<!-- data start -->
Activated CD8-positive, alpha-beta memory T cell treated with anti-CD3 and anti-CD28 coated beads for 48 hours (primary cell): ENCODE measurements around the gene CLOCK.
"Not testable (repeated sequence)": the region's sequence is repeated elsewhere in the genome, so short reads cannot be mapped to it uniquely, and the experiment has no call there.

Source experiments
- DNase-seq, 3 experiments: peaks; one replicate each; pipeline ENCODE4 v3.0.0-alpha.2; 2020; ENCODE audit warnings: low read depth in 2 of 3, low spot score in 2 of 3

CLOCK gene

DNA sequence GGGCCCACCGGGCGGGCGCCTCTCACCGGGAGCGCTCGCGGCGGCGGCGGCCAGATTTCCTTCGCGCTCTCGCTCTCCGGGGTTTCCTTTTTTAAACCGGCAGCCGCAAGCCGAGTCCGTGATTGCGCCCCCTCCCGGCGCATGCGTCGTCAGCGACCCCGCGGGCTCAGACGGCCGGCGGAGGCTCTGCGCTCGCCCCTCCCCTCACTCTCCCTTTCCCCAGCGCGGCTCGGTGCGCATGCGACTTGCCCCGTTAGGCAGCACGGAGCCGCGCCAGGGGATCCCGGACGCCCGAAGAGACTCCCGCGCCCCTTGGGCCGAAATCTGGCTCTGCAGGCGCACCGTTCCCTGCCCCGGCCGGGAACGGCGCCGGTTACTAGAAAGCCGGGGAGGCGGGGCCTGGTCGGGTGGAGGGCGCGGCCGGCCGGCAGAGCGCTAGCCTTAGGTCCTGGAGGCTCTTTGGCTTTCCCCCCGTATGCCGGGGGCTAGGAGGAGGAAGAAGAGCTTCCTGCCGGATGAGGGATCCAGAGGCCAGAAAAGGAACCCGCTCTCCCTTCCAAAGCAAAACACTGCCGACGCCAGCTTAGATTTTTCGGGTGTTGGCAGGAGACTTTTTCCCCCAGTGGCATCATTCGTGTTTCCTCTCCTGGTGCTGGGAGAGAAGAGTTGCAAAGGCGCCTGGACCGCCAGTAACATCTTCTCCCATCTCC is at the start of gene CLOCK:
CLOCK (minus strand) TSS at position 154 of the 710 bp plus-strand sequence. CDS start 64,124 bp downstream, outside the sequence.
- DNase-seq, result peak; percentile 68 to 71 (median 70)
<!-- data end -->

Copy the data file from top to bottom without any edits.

Activated CD8-positive, alpha-beta memory T cell treated with anti-CD3 and anti-CD28 coated beads for 48 hours (primary cell): ENCODE measurements around the gene CLOCK.
"Not testable (repeated sequence)": the region's sequence is repeated elsewhere in the genome, so short reads cannot be mapped to it uniquely, and the experiment has no call there.

Source experiments
- DNase-seq, 3 experiments: peaks; one replicate each; pipeline ENCODE4 v3.0.0-alpha.2; 2020; ENCODE audit warnings: low read depth in 2 of 3, low spot score in 2 of 3

CLOCK gene

DNA sequence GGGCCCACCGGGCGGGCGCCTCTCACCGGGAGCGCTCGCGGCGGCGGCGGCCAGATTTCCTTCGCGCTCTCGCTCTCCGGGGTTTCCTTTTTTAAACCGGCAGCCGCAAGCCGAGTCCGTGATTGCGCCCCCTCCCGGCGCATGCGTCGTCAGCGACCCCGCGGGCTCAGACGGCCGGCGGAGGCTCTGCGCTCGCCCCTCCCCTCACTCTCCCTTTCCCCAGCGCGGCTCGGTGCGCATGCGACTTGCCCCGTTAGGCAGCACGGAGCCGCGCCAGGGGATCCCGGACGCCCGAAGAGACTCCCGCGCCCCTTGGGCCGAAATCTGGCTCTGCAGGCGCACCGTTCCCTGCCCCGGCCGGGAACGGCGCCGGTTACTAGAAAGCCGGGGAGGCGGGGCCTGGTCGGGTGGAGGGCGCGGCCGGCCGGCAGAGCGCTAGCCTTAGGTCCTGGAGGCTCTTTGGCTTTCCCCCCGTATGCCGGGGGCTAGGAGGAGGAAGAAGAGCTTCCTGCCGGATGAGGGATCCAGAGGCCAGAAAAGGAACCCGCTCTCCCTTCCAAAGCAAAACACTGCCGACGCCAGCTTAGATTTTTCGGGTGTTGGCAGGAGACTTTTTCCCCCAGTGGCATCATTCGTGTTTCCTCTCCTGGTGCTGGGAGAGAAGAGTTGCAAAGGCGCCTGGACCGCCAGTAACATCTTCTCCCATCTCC is at the start of gene CLOCK:
CLOCK (minus strand) TSS at position 154 of the 710 bp plus-strand sequence. CDS start 64,124 bp downstream, outside the sequence.
- DNase-seq, result peak; percentile 68 to 71 (median 70)